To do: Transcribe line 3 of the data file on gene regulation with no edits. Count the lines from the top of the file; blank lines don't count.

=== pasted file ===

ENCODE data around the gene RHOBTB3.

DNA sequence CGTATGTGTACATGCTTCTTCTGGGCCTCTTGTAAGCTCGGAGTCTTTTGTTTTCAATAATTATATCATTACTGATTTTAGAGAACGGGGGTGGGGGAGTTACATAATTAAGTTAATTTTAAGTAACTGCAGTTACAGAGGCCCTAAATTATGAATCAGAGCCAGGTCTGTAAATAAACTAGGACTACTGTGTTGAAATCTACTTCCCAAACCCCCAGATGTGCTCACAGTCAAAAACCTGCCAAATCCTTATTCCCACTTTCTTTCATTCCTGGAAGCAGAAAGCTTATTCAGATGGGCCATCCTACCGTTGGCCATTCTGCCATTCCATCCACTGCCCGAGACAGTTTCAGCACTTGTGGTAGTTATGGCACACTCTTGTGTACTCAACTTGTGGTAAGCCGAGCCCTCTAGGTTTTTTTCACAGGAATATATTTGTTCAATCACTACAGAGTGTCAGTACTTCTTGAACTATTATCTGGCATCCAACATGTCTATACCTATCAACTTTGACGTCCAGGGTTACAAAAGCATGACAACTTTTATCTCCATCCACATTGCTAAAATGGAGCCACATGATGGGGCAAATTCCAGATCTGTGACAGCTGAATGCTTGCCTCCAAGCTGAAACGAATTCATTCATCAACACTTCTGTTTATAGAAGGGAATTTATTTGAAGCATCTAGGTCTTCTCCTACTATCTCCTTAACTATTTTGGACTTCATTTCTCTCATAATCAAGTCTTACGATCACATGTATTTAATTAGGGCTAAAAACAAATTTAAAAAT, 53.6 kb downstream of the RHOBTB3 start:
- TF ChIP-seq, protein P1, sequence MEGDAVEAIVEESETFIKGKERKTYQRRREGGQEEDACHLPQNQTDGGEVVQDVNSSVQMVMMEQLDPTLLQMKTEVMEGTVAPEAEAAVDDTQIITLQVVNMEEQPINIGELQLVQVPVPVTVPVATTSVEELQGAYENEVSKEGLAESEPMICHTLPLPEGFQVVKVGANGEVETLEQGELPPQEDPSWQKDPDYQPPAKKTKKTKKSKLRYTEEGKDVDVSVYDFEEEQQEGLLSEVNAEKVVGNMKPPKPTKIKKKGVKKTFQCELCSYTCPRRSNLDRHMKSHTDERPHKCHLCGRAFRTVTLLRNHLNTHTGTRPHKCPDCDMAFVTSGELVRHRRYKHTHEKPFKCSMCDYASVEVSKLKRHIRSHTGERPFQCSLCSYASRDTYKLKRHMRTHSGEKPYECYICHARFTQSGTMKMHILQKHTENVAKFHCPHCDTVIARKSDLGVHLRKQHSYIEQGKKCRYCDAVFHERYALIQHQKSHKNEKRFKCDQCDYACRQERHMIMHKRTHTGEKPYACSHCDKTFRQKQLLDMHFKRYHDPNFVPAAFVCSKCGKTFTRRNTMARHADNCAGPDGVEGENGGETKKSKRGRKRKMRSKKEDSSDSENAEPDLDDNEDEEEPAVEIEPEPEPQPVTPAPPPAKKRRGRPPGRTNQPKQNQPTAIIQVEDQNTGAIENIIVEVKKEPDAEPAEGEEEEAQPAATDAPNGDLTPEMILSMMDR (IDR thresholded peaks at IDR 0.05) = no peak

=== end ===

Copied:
- TF ChIP-seq, protein P1, sequence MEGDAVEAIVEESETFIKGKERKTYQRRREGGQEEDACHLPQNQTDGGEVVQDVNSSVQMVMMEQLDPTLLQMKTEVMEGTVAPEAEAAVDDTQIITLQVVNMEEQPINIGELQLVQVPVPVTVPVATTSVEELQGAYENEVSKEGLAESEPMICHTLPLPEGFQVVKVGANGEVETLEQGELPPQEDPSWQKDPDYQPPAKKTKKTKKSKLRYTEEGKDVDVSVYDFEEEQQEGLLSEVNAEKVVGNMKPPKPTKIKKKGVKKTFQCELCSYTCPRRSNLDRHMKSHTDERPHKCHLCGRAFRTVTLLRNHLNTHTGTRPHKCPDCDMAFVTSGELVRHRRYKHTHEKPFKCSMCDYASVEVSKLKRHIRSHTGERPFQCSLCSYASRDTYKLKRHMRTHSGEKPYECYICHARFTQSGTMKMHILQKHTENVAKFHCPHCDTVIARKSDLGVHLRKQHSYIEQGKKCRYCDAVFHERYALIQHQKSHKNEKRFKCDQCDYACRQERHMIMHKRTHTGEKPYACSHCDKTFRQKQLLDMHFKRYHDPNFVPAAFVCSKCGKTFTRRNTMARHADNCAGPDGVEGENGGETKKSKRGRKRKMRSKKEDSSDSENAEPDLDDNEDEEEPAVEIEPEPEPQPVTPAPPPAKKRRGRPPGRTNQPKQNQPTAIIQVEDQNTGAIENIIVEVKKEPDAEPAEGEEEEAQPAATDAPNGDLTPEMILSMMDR (IDR thresholded peaks at IDR 0.05) = no peak